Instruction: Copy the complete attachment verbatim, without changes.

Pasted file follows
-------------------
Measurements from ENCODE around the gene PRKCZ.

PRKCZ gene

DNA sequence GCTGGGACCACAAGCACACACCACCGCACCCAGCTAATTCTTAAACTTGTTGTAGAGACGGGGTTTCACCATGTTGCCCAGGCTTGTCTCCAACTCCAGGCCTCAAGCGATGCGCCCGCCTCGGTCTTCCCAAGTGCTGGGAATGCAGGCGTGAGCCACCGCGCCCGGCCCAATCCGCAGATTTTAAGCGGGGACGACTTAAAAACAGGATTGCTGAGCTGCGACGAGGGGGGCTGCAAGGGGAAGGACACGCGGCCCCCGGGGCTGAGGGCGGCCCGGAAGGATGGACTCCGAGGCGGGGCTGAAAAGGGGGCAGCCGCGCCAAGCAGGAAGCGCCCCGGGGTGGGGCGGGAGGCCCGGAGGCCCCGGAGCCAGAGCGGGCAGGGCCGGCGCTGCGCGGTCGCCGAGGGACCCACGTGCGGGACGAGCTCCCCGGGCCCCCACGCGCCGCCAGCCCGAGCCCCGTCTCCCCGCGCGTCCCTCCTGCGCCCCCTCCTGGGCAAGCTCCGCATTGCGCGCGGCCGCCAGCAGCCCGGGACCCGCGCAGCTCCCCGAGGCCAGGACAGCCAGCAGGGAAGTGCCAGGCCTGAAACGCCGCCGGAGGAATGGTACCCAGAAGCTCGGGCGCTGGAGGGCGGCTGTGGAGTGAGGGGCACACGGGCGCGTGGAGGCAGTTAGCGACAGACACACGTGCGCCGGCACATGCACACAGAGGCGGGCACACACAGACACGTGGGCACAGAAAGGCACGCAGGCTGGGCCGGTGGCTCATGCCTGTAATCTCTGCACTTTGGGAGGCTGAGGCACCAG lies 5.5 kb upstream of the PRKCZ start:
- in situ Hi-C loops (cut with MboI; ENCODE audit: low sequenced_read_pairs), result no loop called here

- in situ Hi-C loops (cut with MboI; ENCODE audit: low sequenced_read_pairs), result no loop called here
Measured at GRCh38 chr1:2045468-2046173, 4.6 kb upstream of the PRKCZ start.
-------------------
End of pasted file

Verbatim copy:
Measurements from ENCODE around the gene PRKCZ.

PRKCZ gene

DNA sequence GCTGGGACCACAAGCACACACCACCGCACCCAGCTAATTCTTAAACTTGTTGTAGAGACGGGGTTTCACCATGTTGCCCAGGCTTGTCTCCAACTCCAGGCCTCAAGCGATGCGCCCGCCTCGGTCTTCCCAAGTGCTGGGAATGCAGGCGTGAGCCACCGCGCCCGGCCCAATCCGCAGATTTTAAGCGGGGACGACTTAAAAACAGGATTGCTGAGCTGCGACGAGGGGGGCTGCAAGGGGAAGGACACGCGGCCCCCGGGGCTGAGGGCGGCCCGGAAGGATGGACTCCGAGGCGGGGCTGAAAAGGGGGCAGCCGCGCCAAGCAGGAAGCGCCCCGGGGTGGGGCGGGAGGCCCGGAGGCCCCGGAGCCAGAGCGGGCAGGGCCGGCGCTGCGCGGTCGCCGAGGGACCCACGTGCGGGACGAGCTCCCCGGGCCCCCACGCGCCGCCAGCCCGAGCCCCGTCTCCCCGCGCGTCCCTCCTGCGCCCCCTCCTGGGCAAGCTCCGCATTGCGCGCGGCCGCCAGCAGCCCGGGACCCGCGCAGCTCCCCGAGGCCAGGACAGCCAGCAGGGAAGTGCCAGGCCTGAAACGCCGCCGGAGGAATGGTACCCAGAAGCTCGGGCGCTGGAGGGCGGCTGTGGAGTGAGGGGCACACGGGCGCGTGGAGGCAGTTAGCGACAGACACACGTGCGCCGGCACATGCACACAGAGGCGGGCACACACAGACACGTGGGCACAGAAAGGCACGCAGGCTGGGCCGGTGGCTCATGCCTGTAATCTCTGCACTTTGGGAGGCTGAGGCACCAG lies 5.5 kb upstream of the PRKCZ start:
- in situ Hi-C loops (cut with MboI; ENCODE audit: low sequenced_read_pairs), result no loop called here

- in situ Hi-C loops (cut with MboI; ENCODE audit: low sequenced_read_pairs), result no loop called here
Measured at GRCh38 chr1:2045468-2046173, 4.6 kb upstream of the PRKCZ start.